On June 1, I started knitting up a Jaywalker sock in Trekking color #100, for the Trek With Me knit along. And I'm playing with fire with gauge, among other things. I diligently knit a gauge swatch using size 0 and size 1 needles. Did I get gauge? Nope, not even close. In fact, I got a smaller gauge on the size 1 needles. Go figure. So, since Wendy recommends knitting socks on size 0s, that's what I'm doing. And I will not be surprised to get smacked down by the knitting goddess. I also misread the instructions and did a k1,p1 rib instead of the k2,p2 rib. At that point, I thought I'd just see what happened. Now, I have been slipping the sock on to see if it
On the baby blanket front, I've got about 200 rows completed and started the seventh ball. Woo hoo! I'm officially halfway done, with the knitting. There will still be hundreds and hundreds of French knots to embroider.
Thanks for answering my yarn shop questions. Your answers helped clarify some of the ideas that have been rolling around in my head for a while. I've started reaching out to other local business owners to get a sense of what rents are in the area (it would be really nice to walk to work). There's still a lot of research to be done, mostly visiting different shops (what a hardship), as well as writing a business plan. This will be a long-term project, perhaps three to five years down the road, unless I inherit a lot of money from an unknown rich relative. Or win the lottery. And both are highly unlikely.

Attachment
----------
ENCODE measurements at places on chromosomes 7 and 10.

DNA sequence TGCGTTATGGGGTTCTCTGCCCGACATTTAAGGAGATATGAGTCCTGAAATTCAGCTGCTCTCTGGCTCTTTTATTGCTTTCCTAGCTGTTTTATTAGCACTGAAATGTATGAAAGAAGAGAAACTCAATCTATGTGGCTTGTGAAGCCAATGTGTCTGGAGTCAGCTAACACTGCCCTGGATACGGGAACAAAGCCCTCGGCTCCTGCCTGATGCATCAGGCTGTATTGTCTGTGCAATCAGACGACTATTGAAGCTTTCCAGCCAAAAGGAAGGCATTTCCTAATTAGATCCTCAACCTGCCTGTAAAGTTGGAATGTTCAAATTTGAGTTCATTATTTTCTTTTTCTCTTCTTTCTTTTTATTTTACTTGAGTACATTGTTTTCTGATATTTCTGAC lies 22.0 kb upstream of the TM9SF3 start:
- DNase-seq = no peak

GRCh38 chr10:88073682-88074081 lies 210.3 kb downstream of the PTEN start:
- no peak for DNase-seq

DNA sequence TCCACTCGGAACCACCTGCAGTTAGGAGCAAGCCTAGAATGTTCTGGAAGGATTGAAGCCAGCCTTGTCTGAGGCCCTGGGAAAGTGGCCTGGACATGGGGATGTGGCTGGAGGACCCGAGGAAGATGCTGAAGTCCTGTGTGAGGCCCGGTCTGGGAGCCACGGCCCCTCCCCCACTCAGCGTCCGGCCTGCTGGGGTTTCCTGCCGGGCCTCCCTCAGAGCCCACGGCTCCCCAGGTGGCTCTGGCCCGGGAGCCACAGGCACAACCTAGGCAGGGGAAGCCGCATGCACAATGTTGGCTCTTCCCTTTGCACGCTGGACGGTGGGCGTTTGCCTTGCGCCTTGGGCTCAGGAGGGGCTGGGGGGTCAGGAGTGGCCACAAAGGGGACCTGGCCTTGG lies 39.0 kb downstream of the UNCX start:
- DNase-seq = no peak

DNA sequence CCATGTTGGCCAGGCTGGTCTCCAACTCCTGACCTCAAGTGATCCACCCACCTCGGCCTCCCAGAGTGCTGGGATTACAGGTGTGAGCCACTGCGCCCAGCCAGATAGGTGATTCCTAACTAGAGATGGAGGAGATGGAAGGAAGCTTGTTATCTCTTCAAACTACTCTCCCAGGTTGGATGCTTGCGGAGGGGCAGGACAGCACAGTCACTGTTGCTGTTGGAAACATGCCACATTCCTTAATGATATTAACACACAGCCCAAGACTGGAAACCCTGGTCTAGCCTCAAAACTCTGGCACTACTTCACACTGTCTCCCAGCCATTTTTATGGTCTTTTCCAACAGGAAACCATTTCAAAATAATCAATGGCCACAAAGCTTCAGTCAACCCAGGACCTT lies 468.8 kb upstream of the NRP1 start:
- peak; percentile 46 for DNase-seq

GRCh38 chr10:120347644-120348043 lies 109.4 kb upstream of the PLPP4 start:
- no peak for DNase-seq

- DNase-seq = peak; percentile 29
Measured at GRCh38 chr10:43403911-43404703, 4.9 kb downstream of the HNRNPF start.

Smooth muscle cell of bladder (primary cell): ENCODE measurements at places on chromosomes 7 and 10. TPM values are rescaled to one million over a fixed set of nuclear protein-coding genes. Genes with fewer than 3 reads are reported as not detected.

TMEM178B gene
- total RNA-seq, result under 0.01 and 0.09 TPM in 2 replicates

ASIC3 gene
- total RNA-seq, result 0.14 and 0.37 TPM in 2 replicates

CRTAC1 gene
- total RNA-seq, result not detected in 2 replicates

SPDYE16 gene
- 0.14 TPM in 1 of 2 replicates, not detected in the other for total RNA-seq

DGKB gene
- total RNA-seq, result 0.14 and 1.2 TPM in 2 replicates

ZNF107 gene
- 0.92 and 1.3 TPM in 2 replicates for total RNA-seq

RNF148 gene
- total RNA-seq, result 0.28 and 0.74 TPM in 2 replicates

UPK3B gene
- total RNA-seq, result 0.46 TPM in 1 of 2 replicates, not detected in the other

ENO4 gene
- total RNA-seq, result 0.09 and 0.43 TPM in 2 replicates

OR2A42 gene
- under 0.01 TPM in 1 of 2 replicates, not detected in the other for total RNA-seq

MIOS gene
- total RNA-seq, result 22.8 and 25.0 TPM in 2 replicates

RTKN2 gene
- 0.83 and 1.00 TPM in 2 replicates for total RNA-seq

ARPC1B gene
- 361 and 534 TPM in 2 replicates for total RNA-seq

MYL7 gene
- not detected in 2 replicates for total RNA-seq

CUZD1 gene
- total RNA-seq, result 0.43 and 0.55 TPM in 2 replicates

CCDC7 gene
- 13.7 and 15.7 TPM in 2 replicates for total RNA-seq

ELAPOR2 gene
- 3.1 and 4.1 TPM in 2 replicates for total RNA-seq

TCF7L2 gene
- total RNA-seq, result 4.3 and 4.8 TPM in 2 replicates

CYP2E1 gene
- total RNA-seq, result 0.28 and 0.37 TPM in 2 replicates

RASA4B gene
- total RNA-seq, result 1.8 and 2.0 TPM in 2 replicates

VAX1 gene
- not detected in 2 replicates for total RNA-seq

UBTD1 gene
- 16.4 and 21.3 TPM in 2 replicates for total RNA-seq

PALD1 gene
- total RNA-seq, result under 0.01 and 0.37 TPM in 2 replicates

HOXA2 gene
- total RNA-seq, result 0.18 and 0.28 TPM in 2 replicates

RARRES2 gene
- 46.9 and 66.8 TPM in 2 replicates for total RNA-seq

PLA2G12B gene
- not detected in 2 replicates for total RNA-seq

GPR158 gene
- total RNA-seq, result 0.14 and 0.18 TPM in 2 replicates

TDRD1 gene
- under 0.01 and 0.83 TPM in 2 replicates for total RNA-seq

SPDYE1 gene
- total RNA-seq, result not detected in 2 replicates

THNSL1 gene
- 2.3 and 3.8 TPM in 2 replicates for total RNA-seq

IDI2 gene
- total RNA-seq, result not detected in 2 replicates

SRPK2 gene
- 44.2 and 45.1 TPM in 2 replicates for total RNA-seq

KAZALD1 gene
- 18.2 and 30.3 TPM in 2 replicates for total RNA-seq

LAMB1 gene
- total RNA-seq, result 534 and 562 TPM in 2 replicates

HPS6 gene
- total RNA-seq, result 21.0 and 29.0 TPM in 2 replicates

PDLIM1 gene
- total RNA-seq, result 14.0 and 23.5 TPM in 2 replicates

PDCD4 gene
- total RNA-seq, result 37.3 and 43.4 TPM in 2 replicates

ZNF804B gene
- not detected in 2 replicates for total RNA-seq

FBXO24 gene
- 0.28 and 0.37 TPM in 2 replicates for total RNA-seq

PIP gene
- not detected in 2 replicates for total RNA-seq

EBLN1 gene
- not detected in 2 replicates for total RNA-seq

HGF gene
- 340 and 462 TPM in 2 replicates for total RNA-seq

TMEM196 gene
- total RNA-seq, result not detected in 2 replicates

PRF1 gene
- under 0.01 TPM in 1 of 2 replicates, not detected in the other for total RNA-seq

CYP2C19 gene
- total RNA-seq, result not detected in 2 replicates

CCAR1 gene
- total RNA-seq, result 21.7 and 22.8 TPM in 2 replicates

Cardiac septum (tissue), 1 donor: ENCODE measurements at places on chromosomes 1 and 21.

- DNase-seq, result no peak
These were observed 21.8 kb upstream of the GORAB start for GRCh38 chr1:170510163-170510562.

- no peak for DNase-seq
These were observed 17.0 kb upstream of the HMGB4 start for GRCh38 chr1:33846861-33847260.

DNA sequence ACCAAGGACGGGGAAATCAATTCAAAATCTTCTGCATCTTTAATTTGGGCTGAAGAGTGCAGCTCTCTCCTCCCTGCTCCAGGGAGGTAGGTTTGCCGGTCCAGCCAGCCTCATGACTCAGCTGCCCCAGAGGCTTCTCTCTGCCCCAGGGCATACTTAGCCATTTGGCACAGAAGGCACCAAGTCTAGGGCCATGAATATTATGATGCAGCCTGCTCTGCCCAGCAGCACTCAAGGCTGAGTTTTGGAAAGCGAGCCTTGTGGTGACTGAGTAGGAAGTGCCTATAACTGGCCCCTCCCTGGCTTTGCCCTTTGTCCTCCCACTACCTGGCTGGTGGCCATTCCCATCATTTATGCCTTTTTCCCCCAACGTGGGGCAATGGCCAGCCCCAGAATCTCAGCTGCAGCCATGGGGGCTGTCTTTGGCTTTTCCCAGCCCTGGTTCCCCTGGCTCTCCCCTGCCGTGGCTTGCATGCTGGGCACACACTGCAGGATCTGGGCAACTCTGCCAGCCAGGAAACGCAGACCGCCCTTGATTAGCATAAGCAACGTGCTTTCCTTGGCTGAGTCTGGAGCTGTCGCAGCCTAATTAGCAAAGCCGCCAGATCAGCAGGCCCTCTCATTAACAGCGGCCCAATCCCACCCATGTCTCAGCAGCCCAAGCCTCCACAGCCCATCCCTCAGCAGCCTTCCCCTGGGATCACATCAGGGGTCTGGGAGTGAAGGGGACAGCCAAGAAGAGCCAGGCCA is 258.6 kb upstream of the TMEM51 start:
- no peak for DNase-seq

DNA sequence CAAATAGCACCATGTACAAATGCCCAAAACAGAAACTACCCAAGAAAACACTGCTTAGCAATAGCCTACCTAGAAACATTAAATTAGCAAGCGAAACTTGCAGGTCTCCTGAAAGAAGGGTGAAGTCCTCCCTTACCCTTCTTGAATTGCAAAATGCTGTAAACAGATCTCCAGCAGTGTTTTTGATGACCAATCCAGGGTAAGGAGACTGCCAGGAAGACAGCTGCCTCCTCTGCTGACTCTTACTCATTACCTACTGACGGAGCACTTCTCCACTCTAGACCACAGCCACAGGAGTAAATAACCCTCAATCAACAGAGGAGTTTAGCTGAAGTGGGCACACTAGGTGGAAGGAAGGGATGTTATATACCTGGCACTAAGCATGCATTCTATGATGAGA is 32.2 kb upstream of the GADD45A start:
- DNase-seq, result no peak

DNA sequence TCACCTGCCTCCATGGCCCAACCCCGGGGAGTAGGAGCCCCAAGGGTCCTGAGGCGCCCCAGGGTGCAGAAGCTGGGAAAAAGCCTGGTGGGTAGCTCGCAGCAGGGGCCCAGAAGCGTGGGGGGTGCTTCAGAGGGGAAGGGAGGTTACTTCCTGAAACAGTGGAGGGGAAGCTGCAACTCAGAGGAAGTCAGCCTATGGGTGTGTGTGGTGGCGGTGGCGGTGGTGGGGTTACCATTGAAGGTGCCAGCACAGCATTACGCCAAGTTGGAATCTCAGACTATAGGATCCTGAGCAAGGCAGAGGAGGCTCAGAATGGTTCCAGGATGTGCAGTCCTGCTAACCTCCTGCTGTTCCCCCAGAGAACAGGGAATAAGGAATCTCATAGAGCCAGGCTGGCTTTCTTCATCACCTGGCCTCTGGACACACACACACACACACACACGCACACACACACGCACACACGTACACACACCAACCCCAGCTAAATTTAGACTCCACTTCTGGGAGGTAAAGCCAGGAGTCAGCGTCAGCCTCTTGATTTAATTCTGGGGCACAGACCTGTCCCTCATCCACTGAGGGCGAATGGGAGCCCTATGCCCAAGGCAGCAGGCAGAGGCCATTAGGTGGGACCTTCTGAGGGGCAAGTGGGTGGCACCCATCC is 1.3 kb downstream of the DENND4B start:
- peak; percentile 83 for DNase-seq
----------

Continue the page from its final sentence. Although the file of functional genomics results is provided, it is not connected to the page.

I visited the farmer's market yesterday and spent a lot of time talking to the nice lady at Willow Hawk Farm about her fleeces and yarns. And while I was at it, I bought some lamb sausage, which is locally produced. Next door to Willow Hawk was Potomac Vegetable Farms, an "ecoganic" farm. They didn't have a lot of variety, but what they had was so beautiful. I bought some Swiss chard (too much, as it turns out) and made a greens pizza with a whole wheat crust, served with a salad (non-local) and a nice red Zinfandel. Tonight I'll make Swiss chard with beets and goat cheese, using local beets.
I tend to be a shy person and asking vendors what they do and how they do it is a bit scary for me. But I'm finding as I open up, so do others. I'm now searching for a local source of chickens and maybe, just maybe, I can increase the amount of local, and hopefully healthier, food in our diet.
Have a wonderful weekend!